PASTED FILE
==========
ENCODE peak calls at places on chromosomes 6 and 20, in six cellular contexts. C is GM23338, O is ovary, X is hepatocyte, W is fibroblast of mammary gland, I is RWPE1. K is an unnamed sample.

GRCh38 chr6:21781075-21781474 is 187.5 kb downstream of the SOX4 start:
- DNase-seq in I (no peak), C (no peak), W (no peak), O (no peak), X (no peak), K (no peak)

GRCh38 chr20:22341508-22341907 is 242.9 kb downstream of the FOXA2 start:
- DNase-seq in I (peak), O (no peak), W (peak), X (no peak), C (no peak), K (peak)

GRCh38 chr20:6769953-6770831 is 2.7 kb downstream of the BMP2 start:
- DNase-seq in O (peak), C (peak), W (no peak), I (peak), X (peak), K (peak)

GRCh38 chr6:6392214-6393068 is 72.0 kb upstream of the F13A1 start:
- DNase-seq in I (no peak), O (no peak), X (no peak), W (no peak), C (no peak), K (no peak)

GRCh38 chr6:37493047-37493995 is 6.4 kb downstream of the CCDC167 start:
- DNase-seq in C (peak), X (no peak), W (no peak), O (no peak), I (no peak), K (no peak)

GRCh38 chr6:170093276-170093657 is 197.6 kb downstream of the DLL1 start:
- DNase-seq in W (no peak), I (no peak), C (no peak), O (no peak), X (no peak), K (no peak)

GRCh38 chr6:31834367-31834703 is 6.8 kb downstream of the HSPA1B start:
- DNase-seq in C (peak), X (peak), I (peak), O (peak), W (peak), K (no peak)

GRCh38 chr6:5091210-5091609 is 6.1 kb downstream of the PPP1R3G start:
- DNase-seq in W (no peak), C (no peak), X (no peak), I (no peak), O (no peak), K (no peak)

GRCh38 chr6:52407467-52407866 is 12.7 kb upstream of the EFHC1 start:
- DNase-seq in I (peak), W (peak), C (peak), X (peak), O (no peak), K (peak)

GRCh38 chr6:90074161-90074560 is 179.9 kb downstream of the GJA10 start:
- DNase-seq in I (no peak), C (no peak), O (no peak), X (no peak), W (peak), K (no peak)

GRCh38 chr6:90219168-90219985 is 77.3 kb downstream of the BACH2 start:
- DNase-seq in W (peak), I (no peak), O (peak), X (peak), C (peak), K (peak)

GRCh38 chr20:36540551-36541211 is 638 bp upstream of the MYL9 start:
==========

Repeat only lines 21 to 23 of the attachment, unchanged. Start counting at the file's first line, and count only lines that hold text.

- DNase-seq in I (no peak), C (no peak), O (no peak), X (no peak), W (peak), K (no peak)

GRCh38 chr6:90219168-90219985 is 77.3 kb downstream of the BACH2 start:
- DNase-seq in W (peak), I (no peak), O (peak), X (peak), C (peak), K (peak)